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Ayurveda 101

The Science of Life

Originating in India about 3,000 years ago, the primary goal of Ayurveda is to achieve a balance between body, mind and spirit—in order to resolve various health problems and attain optimal vitality. Ayurveda's basis lies in both Hinduism and ancient Persian beliefs. The term itself is derived from two Sanskrit words: “ayur,” meaning life, and “veda,” meaning science or knowledge. It can therefore be translated as "the science of life."

Basic Ayurvedic Beliefs

In Ayurveda, it’s believed that the universe and humankind are directly related, particularly when it comes to health. It’s also thought that health problems arise when these relationships are no longer in harmony. The goal is then to restore harmony and balance in order to cure the ailment. 

Prakriti is the word for a person's constitution, the physical and psychological characteristics that guide the way a person's body functions. The prakriti consists of three doshas, qualities that control various aspects of the body. These three are known as vatapitta, and kapha.[1] 

Each person’s constitution is a balance of these three doshas, although one will often take center stage among the others. Each dosha also often corresponds to a certain body or personality type. Any health problems that arise can be linked back to the dosha being somewhat off kilter. Several factors may cause an imbalance in a dosha, including a bad diet or an unhealthy lifestyle, too much or too little physical and mental stimulation and improper or inadequate protection from the weather, germs and chemicals.[2]

The Three Doshas

Vata 

Condensed from the elements of air and ether, Vata is defined as "that which moves things" and is the most important of the doshas. It governs movement and the nervous system, as well as breathing and the elimination of wastes. Without it the other two doshas would be unable to move. Vata is also characterized as dry, light, cool, rough, subtle and mobile. If Vata is unbalanced (you have too much or too little of it), you may experience symptoms like anxiety, tremors, constipation, low body weight and chapped skin.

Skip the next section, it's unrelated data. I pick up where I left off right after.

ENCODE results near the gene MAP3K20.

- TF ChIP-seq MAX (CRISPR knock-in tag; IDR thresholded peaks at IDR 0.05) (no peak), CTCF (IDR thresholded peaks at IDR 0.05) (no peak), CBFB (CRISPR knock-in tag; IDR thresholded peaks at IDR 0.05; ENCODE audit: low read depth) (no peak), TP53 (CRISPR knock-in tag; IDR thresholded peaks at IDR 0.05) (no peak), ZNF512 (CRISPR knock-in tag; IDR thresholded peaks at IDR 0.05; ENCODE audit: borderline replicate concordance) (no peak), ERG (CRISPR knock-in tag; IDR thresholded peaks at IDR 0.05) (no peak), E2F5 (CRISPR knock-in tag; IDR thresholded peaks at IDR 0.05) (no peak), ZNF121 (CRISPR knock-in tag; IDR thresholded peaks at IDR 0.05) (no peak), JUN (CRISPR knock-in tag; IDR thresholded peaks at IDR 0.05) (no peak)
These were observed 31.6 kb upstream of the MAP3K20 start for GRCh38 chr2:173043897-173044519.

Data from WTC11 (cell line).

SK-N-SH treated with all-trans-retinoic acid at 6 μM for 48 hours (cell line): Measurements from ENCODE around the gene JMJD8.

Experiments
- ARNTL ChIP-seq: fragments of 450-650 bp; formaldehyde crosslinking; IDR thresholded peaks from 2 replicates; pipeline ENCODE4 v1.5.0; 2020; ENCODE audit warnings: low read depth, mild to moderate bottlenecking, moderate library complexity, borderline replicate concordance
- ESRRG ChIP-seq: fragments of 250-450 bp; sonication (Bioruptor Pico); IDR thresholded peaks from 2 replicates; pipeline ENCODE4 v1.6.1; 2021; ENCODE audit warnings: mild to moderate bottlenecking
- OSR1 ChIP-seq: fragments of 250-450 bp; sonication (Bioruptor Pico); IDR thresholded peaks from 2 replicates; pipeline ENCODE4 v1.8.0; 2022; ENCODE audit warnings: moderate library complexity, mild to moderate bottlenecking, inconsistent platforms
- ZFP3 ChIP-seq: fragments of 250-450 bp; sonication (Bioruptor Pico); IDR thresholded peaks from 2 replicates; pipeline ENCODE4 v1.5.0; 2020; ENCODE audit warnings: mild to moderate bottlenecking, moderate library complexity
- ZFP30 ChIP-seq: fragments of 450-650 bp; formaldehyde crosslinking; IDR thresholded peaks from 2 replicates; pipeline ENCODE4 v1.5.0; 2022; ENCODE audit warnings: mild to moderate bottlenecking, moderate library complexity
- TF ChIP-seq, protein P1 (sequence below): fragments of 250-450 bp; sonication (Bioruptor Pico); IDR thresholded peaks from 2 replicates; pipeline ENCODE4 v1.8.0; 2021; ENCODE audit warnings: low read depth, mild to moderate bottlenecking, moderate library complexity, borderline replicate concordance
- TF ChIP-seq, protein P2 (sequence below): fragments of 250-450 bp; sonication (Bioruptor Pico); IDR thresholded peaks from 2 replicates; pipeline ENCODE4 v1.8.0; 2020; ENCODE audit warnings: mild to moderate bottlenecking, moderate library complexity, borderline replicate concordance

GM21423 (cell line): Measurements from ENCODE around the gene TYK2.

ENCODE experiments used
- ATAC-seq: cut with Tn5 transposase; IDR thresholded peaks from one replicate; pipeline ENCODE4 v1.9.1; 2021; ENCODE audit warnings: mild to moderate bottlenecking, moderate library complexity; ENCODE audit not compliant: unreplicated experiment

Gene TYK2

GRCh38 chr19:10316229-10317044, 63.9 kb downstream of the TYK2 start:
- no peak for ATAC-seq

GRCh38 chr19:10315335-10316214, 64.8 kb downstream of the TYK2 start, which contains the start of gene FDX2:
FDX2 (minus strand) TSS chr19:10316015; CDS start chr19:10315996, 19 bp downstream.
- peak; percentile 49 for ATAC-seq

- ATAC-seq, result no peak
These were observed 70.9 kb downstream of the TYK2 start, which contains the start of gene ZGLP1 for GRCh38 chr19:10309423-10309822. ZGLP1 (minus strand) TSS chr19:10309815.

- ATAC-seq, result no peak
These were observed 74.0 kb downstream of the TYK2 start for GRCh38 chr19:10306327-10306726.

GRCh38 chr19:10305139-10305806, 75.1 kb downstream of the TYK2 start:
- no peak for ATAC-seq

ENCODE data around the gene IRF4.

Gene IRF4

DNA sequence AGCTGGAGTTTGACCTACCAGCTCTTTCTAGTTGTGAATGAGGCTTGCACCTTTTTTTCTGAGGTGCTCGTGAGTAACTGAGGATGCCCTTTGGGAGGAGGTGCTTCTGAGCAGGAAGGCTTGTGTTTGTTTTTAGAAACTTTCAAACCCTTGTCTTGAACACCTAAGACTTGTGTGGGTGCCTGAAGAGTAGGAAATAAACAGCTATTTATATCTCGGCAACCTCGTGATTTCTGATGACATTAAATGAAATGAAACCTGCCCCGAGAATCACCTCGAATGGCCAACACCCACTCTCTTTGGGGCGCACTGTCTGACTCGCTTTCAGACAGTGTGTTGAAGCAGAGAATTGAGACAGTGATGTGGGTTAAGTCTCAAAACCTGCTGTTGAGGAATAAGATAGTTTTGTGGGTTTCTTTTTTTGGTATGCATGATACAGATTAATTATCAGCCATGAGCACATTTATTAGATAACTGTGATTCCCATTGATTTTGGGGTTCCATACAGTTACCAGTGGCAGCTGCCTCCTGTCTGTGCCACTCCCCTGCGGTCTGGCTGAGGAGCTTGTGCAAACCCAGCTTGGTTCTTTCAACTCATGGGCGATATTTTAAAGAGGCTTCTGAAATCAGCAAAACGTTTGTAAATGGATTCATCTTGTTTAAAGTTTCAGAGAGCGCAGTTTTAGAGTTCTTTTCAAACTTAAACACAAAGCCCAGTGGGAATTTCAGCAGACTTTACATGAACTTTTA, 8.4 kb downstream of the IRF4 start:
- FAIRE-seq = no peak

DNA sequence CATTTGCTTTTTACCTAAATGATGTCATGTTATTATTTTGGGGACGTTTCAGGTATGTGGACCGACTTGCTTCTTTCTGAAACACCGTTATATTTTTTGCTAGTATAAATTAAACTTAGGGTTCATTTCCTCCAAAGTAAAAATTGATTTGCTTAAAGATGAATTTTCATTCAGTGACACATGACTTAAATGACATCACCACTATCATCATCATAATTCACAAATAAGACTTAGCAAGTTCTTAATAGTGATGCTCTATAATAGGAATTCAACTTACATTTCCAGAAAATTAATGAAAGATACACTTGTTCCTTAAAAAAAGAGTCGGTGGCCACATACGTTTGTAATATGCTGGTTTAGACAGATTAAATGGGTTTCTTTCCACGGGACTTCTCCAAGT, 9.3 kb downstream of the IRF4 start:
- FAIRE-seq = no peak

Pitta 

Representing the elements fire and water, Pitta controls digestion, metabolism and energy production. It is characterized as hot, light, intense, penetrating, pungent and sharp. If your Pitta is unbalanced, you may experience symptoms such as heartburn, acid indigestion, inflammation, nausea, skin rashes, fever and diarrhea. 

Kapha 

Representing the elements water and earth, Kapha is in charge of the body's entire structure and tasked with protecting it. It binds cells to each other and forms the body's muscle, fat, bone and sinew. It is also characterized as heavy, slow, oily, dense and soft. If Kapha is unbalanced, you may experience weight gain, lethargy, cold or cough, diabetes, tumors and swelling.

Treatment Methods

The goals of Ayurvedic treatments are to eliminate impurities, reduce stress and worry, increase harmony between the body, mind and spirit and reduce physical and psychological symptoms.

Ayurvedic treatment tends to require full involvement and responsibility from the patient, as changes in diet and lifestyle may often be required. An ayurvedic practitioner will use a variety of treatment options to tend to an ailment or concern, including massage, herbs, yoga, stretching, meditation, breathing exercises and small amounts of metal or minerals.

Ayurveda & Skincare

Ayurveda can be applied to different areas of health—and that of course includes skincare. The different doshas can be linked to one's skin type, which can then be used to come up with the proper treatment methods.